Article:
Joe was a hero, and that’s not a word police officers use lightly about each other.
Joe was also my friend. We shared the bond of brotherhood that exists between those who swear to protect and serve. He also liked my crime novels because he knew I got it right when writing about what cops do on the job. His death was tragic because it was totally unnecessary. Had he been fully informed and briefed by his higher-ups, he’d be alive today to see what a beautiful young woman his daughter has become.
Joe was a total professional devoted to his career. He loved the job. He also loved his wife and daughter with the that same devotion and commitment. It was with Tonia that he found a way to have the richly fulfilling family life he’d not had before.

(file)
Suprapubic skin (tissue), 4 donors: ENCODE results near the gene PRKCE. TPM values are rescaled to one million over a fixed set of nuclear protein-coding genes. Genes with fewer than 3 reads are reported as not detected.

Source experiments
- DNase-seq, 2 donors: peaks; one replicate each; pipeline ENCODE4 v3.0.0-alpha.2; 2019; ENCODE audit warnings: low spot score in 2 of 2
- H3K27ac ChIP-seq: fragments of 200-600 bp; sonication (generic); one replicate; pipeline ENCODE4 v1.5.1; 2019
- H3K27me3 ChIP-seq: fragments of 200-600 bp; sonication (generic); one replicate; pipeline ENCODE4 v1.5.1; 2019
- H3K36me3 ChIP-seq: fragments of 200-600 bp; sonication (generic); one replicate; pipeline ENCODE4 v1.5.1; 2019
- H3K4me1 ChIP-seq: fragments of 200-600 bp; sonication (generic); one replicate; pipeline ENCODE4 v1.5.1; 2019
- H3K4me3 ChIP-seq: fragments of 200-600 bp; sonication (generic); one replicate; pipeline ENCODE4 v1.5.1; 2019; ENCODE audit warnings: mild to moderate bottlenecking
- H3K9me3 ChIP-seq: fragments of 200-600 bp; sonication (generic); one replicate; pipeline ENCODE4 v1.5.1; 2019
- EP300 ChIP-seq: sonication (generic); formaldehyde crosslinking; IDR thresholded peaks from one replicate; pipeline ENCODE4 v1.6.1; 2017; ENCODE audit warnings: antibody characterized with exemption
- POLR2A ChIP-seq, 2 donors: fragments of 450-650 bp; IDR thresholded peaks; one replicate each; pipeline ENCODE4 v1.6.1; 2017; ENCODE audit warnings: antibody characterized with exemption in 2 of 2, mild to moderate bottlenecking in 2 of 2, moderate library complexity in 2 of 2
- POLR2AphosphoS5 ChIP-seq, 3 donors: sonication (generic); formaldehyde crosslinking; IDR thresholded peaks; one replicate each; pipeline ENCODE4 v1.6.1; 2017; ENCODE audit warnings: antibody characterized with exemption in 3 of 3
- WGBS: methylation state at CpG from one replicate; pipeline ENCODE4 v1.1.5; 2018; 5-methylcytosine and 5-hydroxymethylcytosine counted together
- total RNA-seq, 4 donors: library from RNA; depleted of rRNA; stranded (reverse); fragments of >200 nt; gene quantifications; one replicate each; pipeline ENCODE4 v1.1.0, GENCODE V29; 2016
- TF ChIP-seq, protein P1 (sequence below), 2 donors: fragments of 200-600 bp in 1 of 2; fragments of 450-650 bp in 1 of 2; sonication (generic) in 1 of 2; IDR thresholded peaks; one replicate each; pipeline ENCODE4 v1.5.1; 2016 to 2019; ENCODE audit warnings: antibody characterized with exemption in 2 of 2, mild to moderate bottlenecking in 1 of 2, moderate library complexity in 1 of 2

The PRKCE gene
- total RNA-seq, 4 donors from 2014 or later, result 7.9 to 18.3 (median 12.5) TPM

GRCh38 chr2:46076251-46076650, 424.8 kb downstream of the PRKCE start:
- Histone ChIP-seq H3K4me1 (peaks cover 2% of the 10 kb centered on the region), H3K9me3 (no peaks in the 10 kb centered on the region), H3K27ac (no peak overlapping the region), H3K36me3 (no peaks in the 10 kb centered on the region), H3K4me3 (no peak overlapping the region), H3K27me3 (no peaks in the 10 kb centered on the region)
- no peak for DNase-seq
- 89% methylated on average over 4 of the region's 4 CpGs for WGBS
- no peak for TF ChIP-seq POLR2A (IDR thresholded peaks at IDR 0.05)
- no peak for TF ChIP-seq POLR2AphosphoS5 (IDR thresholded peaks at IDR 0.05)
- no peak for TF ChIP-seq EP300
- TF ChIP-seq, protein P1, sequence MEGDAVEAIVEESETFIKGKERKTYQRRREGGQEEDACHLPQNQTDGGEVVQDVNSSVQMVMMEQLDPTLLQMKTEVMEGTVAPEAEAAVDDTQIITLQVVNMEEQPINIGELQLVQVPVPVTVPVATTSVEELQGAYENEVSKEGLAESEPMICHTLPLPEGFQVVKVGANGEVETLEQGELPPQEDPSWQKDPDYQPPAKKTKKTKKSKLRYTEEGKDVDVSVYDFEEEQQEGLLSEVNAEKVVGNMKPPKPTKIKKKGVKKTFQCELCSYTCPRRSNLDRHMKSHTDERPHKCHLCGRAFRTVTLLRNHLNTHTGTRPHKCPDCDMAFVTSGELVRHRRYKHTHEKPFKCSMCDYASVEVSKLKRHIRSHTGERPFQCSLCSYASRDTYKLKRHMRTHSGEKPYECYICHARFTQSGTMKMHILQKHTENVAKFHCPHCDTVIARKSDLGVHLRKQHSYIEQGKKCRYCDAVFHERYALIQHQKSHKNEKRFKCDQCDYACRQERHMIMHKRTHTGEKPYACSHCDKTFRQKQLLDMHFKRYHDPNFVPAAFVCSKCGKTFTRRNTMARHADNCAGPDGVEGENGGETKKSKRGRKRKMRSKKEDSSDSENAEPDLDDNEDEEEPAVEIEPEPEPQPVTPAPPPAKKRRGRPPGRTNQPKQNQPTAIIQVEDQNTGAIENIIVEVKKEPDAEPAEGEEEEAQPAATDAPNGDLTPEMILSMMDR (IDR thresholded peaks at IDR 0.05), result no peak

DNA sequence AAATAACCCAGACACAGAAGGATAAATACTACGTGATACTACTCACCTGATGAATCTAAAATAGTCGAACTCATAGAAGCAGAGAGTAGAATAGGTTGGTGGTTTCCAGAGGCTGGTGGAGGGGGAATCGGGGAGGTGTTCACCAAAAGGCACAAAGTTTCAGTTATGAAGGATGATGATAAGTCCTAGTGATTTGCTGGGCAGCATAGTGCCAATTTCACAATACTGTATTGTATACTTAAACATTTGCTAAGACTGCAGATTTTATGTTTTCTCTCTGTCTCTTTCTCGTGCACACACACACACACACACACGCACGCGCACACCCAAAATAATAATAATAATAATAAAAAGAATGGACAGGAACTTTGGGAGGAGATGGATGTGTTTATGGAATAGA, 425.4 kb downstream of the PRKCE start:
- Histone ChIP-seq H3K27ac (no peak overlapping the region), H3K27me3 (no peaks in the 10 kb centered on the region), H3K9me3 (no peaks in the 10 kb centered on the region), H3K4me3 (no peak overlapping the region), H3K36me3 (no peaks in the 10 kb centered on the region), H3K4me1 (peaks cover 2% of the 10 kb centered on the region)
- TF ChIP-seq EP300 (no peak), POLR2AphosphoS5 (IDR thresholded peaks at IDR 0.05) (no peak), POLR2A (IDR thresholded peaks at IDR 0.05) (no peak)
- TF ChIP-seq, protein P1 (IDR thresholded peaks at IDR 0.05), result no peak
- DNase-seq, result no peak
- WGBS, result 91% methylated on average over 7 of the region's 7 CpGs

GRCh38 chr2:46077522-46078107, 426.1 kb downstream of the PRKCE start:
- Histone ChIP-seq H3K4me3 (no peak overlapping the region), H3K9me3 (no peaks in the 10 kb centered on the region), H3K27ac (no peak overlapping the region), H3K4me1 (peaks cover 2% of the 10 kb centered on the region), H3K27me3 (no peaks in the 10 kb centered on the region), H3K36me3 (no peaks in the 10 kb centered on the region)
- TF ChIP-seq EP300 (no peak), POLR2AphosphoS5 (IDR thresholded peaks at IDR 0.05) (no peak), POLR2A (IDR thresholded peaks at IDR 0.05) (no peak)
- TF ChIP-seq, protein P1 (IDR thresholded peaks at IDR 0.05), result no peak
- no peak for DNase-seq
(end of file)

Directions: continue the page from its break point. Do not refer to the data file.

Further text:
A bear of a man with a zest for life, he was approachable and had a great sense of humor. He was the kind of officer you wanted at your side on those tough calls. He’d always have your back.
My photo with Joe was taken when he asked me to speak at the graduation ceremony for the Citizens Police Academy he’d started with the sheriff’s department to educate interested civilians about the workings and basic functions of law enforcement. To this day, folks who went through the training Joe provided still revere his memory.
I know, because they tell me so.
So here’s to the memory of Sergeant Joe Harris. I’ve told you about him because I want you to know what the best of police work is all about, and to remember the vast majority of men and women who wear the uniform do so to uphold the core values that bind us together as a civilization.
And here’s to Tonia and Ally, because they are heroes in their own right for all they’ve had to endure and painfully recover from since that early morning of July 16, 2009 when Joe was murdered.
When you think of them, remember the sacrifices families make for loved ones who choose to protect and serve.